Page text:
New York, N.Y. -- A rose by any other name may still smell as sweet, but a switched-up moniker can have surprisingly profound effects on the course of a career. Case in point: the singer-songwriter formerly-known as Holly Brook--or, as she's now known,
. Call it a fortuitous coincidence, but since adopting her new
nom de plume
signee has skyrocketed into the public consciousness, scoring guest appearances and songwriting credits with artists like
"). Now, the Mazomanie, Wisconsin-bred buzzmaker is preparing to take center stage with the impending release of
, her second studio album and her debut as Skylar Grey. Preceded by singles "
" and "
," the set is scheduled to arrive on store shelves this fall.
exclusive, five-question interview
, Skylar Grey steps into the Booth to discuss her experience performing at this month's Lollapalooza festival, whether her solo sound will surprise those who know her through her guest work with urban heavyweights, and the surprising inspiration behind her LP title.
Your current single, Invisible, is beginning to gain some traction. Does this record accurately represent your transition from (your former stage name) Holly Brook to your current moniker, Skylar Grey?
is just the beginning of the story of my transformation over the past few years into Skylar Grey. As Holly Brook, I felt like all of my efforts were going unnoticed, which caused a deep depression. But the real problem was that I was always trying to please other people, instead of being responsible for my own happiness, and by recognizing that I started my journey from invisible to invincible.
Around some circles you've been dubbed "The girl who helps rappers make #1 records." Do you think the urban mainstream audience, who has been previously introduced to your work through B.o.B, Diddy-Dirty Money and Dr. Dre, will embrace your solo sound?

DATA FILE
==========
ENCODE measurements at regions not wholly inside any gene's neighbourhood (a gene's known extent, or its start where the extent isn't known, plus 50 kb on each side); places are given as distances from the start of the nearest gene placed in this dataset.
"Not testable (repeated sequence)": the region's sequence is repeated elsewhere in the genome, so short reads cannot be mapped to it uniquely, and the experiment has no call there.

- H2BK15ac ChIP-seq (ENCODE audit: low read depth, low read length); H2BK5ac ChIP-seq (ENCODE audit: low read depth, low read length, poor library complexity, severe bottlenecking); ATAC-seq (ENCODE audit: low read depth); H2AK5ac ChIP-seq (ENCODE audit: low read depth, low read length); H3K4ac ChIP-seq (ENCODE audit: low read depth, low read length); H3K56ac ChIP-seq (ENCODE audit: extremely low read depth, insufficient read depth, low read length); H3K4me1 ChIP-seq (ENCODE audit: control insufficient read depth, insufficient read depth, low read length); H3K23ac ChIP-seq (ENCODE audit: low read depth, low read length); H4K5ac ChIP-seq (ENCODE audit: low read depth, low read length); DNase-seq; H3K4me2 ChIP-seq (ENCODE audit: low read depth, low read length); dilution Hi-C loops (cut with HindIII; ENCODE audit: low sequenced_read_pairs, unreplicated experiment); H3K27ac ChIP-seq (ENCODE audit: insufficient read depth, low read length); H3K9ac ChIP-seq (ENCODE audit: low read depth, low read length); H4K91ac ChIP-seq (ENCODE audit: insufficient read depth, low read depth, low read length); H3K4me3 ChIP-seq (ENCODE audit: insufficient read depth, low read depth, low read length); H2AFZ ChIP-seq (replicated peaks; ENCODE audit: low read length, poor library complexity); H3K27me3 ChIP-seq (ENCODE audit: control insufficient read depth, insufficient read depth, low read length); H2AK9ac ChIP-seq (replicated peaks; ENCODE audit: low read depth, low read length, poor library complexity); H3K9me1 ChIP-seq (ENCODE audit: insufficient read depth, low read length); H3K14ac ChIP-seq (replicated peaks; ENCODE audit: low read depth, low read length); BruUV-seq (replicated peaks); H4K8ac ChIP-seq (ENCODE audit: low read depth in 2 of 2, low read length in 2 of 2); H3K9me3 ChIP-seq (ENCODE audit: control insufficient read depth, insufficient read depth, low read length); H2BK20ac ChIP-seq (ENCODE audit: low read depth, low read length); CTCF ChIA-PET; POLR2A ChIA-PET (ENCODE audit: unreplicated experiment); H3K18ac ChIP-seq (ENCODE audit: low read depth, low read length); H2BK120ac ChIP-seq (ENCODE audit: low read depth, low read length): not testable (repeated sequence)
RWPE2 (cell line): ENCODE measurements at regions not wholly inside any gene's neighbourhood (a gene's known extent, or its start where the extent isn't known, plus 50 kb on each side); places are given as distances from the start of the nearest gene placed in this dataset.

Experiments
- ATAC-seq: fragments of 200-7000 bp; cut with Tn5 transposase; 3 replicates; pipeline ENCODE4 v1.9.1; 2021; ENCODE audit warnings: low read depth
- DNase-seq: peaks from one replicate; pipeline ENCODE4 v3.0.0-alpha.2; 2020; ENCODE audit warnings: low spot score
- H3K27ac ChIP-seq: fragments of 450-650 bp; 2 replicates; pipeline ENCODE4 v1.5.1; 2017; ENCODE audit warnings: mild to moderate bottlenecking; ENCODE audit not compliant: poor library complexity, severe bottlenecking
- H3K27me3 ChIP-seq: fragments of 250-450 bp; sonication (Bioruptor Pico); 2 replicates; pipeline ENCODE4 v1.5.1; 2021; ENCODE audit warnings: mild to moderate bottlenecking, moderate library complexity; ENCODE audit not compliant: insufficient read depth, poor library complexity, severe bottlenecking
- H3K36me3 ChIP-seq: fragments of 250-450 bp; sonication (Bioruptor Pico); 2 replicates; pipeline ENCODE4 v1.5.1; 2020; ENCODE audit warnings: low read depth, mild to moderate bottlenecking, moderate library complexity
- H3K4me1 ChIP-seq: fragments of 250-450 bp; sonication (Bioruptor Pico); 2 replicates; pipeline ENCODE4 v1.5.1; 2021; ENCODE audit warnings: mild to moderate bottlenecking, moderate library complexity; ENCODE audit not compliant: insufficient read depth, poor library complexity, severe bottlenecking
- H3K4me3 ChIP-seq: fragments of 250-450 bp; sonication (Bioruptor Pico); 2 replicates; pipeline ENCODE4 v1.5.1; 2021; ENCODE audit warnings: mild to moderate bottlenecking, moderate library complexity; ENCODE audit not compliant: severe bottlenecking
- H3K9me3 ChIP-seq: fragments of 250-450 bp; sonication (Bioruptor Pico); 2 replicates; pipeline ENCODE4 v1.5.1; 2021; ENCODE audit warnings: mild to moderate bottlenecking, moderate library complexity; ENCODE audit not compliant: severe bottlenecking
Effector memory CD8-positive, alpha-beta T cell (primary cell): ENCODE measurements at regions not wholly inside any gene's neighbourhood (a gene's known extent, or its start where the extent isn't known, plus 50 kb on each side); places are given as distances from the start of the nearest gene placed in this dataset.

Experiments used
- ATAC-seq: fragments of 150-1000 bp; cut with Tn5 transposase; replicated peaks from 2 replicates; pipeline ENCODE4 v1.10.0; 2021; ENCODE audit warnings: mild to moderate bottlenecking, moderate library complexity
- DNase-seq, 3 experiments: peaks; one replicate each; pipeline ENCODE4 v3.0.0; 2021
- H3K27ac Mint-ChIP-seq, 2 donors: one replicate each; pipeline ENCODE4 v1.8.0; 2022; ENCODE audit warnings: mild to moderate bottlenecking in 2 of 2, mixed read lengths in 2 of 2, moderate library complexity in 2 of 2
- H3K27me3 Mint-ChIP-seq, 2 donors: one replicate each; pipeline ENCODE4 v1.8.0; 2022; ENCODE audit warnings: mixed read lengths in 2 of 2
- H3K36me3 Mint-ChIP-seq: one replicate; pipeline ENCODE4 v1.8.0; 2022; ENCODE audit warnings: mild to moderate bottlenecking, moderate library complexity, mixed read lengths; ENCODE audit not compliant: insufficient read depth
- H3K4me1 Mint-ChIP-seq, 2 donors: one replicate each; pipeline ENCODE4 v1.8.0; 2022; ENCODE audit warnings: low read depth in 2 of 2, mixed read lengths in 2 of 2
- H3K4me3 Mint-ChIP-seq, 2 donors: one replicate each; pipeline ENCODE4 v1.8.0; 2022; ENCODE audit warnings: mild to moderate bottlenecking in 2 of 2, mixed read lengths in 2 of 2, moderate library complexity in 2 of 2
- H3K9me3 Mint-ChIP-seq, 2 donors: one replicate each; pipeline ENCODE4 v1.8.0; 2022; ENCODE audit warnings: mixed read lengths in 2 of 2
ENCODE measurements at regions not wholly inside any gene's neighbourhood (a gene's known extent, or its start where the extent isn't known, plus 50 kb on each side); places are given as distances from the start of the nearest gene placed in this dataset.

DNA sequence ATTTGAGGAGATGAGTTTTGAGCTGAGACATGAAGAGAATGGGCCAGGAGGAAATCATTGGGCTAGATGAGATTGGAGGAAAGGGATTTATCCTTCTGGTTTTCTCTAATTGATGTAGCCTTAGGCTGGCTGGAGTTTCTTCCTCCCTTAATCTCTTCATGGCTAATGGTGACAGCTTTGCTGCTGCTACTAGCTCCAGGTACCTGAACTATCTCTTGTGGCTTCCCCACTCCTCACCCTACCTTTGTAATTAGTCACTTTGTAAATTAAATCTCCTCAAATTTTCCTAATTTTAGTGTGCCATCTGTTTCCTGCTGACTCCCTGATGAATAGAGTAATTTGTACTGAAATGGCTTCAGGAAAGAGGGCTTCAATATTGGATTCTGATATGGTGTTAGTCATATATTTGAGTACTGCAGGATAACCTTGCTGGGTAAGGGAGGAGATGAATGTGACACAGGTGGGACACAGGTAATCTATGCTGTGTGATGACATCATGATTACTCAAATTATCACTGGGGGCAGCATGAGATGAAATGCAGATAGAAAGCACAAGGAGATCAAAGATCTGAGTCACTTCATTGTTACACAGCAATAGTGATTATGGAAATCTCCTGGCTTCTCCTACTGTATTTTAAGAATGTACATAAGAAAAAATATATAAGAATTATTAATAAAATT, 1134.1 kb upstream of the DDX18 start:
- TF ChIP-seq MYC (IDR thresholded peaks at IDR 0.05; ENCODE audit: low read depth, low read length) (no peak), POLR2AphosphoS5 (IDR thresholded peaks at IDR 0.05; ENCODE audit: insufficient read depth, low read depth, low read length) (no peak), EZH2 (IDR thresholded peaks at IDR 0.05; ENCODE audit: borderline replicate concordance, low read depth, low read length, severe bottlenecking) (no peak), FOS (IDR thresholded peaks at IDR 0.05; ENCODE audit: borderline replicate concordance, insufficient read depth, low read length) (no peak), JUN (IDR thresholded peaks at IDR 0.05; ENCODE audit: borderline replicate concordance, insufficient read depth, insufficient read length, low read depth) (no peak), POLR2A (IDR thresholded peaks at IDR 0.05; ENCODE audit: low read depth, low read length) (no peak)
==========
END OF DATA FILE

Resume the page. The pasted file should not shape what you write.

I think my solo sound is way more diverse than what I've done in the past in hip hop, so some songs on my album might catch people off guard, and others will fulfill certain expectations. However, I believe having expectations is unhealthy. I am the type of artist who will refuse to be pigeonholed into a certain box and will constantly be experimenting. Keep an open mind.
The title of your forthcoming major label debut is "Invinsible." Does this album title best describe you as a person (in the face of adversity) or your music (standing up against the test of time)?
"INVINSIBLE" is a word Marilyn Manson came up with to title my album, because it encompasses my transformation from invisible to invincible. To me, feeling invincible means refusing to let other people control your life or hurt you. It's all in the mind.
Earlier this month you performed at Lollapalooza in Chicago. Did the experience meet, exceed or fall short of your expectations, and why?
Lolla was fun. I was surprised by the number of people at my stage. And performing with Eminem in front of nearly a hundred thousand people was pretty thrilling.
Just recently you tweeted "Finally a day off!" What does an artist like yourself, who is in that non-stop grinding portion of their career, do on their much-deserved day off?
My days off usually consist of running errands, working out or taking a walk outside, watching a good movie or two and having a good hard cry. Maybe a massage. And a LOT of sleep.